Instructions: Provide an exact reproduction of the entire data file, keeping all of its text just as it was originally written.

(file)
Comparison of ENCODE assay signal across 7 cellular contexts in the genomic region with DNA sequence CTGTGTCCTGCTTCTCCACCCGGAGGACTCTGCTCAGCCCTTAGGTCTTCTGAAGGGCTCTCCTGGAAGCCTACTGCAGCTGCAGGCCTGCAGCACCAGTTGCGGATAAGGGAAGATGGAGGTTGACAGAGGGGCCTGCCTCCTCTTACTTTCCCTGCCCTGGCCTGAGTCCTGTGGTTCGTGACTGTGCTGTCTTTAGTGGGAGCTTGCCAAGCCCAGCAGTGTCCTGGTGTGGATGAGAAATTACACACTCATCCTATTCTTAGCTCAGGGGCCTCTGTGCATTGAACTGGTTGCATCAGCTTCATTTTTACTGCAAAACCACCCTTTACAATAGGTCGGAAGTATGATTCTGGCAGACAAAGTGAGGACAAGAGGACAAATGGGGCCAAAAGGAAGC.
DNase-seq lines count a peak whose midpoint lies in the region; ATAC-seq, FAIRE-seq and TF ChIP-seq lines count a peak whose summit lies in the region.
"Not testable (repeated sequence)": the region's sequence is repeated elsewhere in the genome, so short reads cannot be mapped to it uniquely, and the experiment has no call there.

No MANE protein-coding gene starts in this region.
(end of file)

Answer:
Comparison of ENCODE assay signal across 7 cellular contexts in the genomic region with DNA sequence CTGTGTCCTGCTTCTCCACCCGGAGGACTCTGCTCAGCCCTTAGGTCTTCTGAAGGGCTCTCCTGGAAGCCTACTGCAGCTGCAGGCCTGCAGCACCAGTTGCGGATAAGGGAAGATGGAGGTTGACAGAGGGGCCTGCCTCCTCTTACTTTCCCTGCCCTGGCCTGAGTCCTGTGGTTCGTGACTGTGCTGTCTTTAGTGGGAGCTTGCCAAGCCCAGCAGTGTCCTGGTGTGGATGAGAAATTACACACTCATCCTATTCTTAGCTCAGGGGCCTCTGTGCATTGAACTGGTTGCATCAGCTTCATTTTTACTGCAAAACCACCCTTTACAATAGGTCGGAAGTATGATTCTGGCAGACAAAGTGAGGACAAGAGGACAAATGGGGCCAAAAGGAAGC.
DNase-seq lines count a peak whose midpoint lies in the region; ATAC-seq, FAIRE-seq and TF ChIP-seq lines count a peak whose summit lies in the region.
"Not testable (repeated sequence)": the region's sequence is repeated elsewhere in the genome, so short reads cannot be mapped to it uniquely, and the experiment has no call there.

No MANE protein-coding gene starts in this region.